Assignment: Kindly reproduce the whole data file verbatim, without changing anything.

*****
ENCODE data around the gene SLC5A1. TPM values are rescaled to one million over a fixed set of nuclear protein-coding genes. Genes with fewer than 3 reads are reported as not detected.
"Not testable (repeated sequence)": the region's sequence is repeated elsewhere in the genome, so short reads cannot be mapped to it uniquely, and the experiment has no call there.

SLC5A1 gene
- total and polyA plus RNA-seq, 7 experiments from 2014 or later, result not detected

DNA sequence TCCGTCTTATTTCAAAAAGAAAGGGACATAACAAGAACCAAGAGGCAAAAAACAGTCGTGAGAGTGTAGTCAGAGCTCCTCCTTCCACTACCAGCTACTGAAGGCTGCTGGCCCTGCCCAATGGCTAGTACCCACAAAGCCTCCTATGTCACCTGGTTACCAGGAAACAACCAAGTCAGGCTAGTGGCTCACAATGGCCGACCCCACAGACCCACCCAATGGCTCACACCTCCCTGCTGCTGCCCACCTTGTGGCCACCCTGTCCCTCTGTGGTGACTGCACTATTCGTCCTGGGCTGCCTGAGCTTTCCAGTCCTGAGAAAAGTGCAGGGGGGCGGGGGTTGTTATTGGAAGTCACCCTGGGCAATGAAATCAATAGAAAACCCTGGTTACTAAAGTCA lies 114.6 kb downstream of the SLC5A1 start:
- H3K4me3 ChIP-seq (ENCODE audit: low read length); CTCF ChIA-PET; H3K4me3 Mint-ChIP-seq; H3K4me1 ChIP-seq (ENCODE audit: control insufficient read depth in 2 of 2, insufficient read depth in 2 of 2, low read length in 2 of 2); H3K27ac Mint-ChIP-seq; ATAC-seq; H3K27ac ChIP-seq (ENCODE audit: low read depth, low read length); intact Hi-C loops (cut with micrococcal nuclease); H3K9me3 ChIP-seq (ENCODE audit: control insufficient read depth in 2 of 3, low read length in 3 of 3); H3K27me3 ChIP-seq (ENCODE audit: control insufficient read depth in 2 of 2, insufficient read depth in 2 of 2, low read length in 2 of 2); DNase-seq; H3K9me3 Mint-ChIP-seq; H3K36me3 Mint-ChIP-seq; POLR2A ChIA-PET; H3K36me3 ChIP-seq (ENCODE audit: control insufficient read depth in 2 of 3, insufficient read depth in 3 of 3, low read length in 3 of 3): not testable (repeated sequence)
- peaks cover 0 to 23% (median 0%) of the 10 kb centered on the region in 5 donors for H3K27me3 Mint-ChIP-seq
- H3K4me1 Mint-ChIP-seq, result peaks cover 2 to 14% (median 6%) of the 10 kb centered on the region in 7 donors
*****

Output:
ENCODE data around the gene SLC5A1. TPM values are rescaled to one million over a fixed set of nuclear protein-coding genes. Genes with fewer than 3 reads are reported as not detected.
"Not testable (repeated sequence)": the region's sequence is repeated elsewhere in the genome, so short reads cannot be mapped to it uniquely, and the experiment has no call there.

SLC5A1 gene
- total and polyA plus RNA-seq, 7 experiments from 2014 or later, result not detected

DNA sequence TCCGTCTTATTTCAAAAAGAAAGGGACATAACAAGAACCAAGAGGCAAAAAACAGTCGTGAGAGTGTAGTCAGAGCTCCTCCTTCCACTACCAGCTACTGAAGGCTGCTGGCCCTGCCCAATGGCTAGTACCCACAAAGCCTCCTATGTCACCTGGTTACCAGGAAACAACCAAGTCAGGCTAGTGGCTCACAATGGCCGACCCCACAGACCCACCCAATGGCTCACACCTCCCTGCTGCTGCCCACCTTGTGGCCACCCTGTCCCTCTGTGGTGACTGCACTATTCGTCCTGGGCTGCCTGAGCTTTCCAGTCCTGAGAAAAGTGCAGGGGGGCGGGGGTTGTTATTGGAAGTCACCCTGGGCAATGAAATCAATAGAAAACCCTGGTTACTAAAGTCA lies 114.6 kb downstream of the SLC5A1 start:
- H3K4me3 ChIP-seq (ENCODE audit: low read length); CTCF ChIA-PET; H3K4me3 Mint-ChIP-seq; H3K4me1 ChIP-seq (ENCODE audit: control insufficient read depth in 2 of 2, insufficient read depth in 2 of 2, low read length in 2 of 2); H3K27ac Mint-ChIP-seq; ATAC-seq; H3K27ac ChIP-seq (ENCODE audit: low read depth, low read length); intact Hi-C loops (cut with micrococcal nuclease); H3K9me3 ChIP-seq (ENCODE audit: control insufficient read depth in 2 of 3, low read length in 3 of 3); H3K27me3 ChIP-seq (ENCODE audit: control insufficient read depth in 2 of 2, insufficient read depth in 2 of 2, low read length in 2 of 2); DNase-seq; H3K9me3 Mint-ChIP-seq; H3K36me3 Mint-ChIP-seq; POLR2A ChIA-PET; H3K36me3 ChIP-seq (ENCODE audit: control insufficient read depth in 2 of 3, insufficient read depth in 3 of 3, low read length in 3 of 3): not testable (repeated sequence)
- peaks cover 0 to 23% (median 0%) of the 10 kb centered on the region in 5 donors for H3K27me3 Mint-ChIP-seq
- H3K4me1 Mint-ChIP-seq, result peaks cover 2 to 14% (median 6%) of the 10 kb centered on the region in 7 donors